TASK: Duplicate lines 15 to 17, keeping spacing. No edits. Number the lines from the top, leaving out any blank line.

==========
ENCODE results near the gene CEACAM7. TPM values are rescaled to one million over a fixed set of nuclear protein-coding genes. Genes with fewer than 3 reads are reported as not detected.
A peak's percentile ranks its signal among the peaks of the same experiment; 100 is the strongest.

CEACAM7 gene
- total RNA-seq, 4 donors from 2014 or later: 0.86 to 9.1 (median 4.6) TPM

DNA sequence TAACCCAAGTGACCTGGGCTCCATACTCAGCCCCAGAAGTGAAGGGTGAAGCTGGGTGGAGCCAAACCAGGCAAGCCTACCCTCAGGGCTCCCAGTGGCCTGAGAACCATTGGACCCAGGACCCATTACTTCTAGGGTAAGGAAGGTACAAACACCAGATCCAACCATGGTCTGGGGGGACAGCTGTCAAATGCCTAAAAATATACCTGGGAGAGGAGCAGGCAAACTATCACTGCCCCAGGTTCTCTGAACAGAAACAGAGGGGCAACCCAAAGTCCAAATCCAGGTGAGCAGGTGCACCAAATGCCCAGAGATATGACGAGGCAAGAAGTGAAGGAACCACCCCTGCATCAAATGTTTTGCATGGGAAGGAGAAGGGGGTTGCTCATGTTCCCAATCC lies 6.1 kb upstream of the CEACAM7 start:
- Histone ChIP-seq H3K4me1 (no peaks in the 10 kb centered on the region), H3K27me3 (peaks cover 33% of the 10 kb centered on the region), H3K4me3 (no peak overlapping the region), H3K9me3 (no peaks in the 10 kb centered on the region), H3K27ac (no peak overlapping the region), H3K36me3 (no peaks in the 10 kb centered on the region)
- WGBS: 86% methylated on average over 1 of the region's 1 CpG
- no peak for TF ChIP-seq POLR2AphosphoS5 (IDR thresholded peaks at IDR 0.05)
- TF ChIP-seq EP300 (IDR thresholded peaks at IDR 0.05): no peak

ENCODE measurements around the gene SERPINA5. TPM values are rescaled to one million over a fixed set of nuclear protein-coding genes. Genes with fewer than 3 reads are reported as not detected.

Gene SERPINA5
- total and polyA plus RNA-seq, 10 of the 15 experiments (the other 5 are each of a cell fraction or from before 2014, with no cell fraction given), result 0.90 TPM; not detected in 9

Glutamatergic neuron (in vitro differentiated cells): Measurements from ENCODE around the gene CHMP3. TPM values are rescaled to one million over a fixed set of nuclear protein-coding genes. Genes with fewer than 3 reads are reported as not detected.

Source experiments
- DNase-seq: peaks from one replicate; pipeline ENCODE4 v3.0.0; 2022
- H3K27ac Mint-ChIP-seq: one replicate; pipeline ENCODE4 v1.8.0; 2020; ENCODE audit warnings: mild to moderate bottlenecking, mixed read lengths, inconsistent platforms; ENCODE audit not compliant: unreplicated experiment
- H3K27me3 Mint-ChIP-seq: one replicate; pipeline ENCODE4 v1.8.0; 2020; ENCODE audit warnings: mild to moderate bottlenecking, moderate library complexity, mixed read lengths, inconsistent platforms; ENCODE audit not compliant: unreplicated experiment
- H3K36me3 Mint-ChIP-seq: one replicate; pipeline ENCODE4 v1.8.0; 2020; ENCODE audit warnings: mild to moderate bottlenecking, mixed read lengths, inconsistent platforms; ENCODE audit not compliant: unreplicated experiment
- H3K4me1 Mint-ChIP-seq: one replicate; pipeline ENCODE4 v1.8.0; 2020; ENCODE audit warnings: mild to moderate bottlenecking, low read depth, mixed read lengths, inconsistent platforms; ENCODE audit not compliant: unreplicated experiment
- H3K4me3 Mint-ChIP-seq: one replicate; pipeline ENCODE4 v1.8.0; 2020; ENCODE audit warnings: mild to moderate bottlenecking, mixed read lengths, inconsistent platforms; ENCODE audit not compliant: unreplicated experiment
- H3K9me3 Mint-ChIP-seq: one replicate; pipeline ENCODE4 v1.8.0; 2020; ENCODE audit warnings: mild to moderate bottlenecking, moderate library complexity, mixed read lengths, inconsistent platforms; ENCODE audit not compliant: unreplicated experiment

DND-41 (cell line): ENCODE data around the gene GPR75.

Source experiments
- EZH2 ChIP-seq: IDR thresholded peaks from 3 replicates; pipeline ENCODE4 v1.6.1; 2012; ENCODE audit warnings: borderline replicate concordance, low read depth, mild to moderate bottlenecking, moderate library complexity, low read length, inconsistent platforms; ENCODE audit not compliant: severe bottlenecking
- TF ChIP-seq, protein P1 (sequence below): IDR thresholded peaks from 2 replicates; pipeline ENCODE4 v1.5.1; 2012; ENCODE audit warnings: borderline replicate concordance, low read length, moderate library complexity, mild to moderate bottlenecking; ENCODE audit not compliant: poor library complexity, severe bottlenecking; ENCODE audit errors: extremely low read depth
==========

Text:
- DNase-seq: peaks from one replicate; pipeline ENCODE4 v3.0.0; 2022
- H3K27ac Mint-ChIP-seq: one replicate; pipeline ENCODE4 v1.8.0; 2020; ENCODE audit warnings: mild to moderate bottlenecking, mixed read lengths, inconsistent platforms; ENCODE audit not compliant: unreplicated experiment
- H3K27me3 Mint-ChIP-seq: one replicate; pipeline ENCODE4 v1.8.0; 2020; ENCODE audit warnings: mild to moderate bottlenecking, moderate library complexity, mixed read lengths, inconsistent platforms; ENCODE audit not compliant: unreplicated experiment